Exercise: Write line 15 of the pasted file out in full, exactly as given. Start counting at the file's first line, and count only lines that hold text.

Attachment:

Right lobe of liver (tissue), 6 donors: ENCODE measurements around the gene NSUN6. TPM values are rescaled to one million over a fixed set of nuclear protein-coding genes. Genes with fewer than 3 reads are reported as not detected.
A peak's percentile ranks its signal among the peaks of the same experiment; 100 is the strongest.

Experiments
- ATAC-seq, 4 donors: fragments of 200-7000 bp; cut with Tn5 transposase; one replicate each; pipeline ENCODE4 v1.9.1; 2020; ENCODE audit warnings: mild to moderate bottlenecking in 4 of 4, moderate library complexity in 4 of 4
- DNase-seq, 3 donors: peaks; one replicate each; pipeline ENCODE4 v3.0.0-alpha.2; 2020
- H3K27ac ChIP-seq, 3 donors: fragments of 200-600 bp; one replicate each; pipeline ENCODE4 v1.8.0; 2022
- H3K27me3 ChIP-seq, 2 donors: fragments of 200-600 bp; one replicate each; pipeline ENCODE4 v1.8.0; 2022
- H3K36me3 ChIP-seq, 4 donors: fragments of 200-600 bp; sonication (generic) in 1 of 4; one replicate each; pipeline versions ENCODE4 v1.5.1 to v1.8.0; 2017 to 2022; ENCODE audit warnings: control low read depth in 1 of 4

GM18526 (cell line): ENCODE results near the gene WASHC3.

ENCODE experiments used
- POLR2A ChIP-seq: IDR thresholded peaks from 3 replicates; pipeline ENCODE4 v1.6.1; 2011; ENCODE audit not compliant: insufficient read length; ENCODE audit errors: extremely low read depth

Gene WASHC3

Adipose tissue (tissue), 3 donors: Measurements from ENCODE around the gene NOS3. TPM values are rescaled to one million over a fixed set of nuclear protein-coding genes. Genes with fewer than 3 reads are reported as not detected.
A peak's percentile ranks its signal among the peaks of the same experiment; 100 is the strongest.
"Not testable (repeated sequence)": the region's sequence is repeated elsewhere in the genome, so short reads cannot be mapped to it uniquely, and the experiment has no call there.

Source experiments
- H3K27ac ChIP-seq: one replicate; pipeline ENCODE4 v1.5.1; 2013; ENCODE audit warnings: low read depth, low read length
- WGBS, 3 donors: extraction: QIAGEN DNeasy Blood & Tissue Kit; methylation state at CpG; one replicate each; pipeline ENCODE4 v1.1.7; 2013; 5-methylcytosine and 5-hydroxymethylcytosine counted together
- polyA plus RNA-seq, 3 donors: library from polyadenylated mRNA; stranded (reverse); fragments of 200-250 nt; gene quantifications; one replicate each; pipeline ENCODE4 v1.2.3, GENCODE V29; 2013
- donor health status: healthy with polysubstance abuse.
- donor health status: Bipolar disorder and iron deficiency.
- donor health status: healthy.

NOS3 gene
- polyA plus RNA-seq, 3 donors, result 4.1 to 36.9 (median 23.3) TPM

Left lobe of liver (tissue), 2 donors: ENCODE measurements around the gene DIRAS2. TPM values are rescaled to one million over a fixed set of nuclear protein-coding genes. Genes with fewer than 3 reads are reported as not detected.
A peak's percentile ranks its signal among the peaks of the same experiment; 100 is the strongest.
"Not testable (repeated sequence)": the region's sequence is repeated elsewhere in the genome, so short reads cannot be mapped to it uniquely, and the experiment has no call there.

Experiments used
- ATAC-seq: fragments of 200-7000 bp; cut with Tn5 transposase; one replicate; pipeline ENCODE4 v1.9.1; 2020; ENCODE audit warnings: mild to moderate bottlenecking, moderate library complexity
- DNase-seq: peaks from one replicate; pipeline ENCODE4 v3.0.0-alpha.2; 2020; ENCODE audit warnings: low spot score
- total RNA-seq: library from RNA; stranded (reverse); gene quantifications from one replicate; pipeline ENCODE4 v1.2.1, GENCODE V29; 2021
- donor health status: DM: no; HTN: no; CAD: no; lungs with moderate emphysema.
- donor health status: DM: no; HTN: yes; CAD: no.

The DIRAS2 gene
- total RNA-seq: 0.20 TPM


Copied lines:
"Not testable (repeated sequence)": the region's sequence is repeated elsewhere in the genome, so short reads cannot be mapped to it uniquely, and the experiment has no call there.